Sunday, August 26, 2012

research, in medias res: reading, peace .. for a little while.

// initially written: thurs, 23 august 2012

yesterday and today i've been just reading and avoiding any LaTeX markup, which is its own kind of peace and quiet.

you can't really rush the process of reading, or learning in general:
at least, it doesn't work for me.

doing so is a split of priorities: the more one worries about how long a process takes, the less brainpower and memory is available to actually run the process effectively. [1]

i'm in the middle of finishing yet another preprint, though, so any peace i get is of a transient nature. it's hard to concentrate ..

.. but i think this is key for this point in my life. as for why ..
.. i think that i'm running out of ideas. like everyone else, my expertise is limited in what i've systematically studied or struggled with. i don't think i tackled learning something from scratch in .. years?

when i think about it, it's a little worrying:
maybe a reasonable amount of output produced, but little input received.

it's been a full year of pure research, and i've been innovating as much as possible in a field where not much has been published [2]. that gets me a bye, but only as long as i can produce ..

.. and i could swear that i'm getting fewer ideas than i did, last september.

recently i read my last grant proposal and was astonished that i had so much to say. (perhaps not all of the ideas would have worked, and i'd be surprised if most of them would; then again, the point is to have something reasonable to try, that might lead to some other worthwhile thing ..)
so i think that i should really commit to learning new things, especially now, as i have the time and energy to do so. [3].

on the other hand, that one manuscript is still unfinished, and i'd rather just be done with it .. not that it's boring stuff, but if i get more ideas, then it can wait until the next project. i just prefer not to have one more thing to worry about.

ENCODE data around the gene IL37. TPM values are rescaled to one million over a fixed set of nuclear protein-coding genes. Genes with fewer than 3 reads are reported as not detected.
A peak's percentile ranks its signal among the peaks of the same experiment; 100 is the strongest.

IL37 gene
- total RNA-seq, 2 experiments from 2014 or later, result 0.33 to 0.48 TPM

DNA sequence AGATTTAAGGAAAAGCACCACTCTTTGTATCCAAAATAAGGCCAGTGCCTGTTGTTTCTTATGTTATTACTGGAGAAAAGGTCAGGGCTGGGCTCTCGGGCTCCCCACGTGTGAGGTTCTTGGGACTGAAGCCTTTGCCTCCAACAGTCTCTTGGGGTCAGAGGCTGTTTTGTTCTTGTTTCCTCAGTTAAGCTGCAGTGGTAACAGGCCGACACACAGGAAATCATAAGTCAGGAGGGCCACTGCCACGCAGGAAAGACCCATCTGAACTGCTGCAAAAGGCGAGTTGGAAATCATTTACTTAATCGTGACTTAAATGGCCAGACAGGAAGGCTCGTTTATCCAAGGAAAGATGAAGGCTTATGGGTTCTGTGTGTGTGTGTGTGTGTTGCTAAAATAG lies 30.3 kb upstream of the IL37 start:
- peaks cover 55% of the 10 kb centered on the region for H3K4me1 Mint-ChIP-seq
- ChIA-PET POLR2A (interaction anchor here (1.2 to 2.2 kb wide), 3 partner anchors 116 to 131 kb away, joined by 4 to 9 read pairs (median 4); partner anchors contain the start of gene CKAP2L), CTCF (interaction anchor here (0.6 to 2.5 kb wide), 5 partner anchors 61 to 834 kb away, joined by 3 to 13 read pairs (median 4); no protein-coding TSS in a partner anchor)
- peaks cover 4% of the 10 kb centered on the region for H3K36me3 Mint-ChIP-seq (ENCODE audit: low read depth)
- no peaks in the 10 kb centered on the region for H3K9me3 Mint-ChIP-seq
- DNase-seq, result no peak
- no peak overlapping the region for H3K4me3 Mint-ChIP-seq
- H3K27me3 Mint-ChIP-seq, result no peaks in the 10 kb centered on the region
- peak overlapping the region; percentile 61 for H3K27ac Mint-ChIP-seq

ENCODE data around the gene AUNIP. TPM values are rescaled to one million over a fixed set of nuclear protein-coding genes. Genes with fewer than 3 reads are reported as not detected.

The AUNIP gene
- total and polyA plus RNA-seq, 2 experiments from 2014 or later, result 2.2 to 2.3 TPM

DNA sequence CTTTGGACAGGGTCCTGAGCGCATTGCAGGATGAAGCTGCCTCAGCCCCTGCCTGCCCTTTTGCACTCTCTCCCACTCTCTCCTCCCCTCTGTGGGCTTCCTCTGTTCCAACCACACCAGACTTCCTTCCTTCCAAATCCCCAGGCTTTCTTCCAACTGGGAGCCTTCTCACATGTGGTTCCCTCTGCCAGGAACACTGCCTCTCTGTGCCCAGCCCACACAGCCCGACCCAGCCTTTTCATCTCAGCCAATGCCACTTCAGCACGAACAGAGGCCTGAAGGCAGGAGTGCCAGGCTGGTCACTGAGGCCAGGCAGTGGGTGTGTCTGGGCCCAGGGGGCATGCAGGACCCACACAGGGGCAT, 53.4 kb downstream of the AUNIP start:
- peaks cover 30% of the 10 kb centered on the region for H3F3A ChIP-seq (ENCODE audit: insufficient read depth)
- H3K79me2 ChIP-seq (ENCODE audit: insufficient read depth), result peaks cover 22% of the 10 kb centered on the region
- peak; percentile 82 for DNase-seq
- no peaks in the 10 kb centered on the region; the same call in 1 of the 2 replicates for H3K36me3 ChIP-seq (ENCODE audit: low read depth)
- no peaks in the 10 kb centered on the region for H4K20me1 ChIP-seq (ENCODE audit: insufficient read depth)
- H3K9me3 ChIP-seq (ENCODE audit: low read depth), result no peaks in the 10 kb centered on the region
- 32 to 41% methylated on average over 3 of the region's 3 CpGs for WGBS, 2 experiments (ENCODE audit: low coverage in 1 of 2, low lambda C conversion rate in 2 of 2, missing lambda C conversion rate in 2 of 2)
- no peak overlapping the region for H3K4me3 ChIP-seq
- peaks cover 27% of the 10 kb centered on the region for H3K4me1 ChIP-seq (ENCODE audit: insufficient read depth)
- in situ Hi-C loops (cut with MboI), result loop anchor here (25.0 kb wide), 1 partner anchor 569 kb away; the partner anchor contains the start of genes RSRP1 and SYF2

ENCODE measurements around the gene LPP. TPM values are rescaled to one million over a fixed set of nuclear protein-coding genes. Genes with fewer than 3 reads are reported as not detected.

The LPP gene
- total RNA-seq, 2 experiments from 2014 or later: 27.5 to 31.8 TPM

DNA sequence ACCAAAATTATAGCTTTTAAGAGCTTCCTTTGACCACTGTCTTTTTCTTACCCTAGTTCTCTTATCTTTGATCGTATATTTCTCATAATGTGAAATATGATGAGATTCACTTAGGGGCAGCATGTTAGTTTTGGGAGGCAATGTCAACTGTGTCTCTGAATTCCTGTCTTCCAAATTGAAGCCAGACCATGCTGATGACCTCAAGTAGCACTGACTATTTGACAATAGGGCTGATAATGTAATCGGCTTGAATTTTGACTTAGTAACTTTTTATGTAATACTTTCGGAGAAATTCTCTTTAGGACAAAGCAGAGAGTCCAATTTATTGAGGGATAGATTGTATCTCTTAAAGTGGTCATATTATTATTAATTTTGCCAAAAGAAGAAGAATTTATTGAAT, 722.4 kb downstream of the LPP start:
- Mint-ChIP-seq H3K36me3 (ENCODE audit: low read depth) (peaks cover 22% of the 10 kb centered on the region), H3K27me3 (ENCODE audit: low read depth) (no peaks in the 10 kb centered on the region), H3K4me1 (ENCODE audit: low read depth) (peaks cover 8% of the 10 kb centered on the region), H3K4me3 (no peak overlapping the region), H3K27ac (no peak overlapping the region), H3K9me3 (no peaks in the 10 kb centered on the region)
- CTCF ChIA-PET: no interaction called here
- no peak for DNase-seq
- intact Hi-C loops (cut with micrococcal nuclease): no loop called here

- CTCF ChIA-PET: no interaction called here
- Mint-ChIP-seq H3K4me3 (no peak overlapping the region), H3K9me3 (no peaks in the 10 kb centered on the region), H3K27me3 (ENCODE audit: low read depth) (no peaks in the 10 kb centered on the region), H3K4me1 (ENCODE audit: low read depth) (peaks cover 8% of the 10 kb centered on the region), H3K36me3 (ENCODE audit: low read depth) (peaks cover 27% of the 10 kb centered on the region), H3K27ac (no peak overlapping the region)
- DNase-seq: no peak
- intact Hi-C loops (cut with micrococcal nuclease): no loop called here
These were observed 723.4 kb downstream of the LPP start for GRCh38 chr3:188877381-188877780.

it's not good to leave a project unattended for too long: it means that you're essentially starting over, once you get back to it. you have to remember why this lemma is important, how it fits in the big picture. if your proofs are long, then you have to "learn" them again.

i don't want to spend twice as much time proving the same theorems: better done than not! (i guess i knew, even before it began, that this reading period was going to be short. i was never a particularly patient person.)

[1] for this same reason i prefer to walk to the office (if i can). i've been walking since i was a kid and it's second nature; i don't have to think about the act of walking -- in fact, who but children do? -- so i'm free to think of other things as i stroll.

oddly enough, i cannot concentrate on anything but running, when i run: too many baby strollers, pedestrians, cyclists, cars, and trees to worry about.

with buses and metros, you have to pay attention to all sorts of things: when the vehicle comes, when to get on, when to get off .. all that malarky. as for cycling or driving: you should be focusing on the road, for reasons of safety.

[2] well, apart from occasionally being scooped and all .. \-:

[3] i don't think that there is any issue of youth vs. getting older .. as far as i've seen, anyway. if there is a change in habit as researchers get old, then i think it's actually risk-aversion.

work long enough in one field, and you start collecting results, amassing your knowledge. it's somewhat risky to start off fresh with a new topic, where you're prone to making lots of mistakes and hardly feel like the expert that you're used to being.

perhaps this makes more sense if you think of expertise like money. why voluntarily go broke and seal off your bank accounts, when you don't have to?

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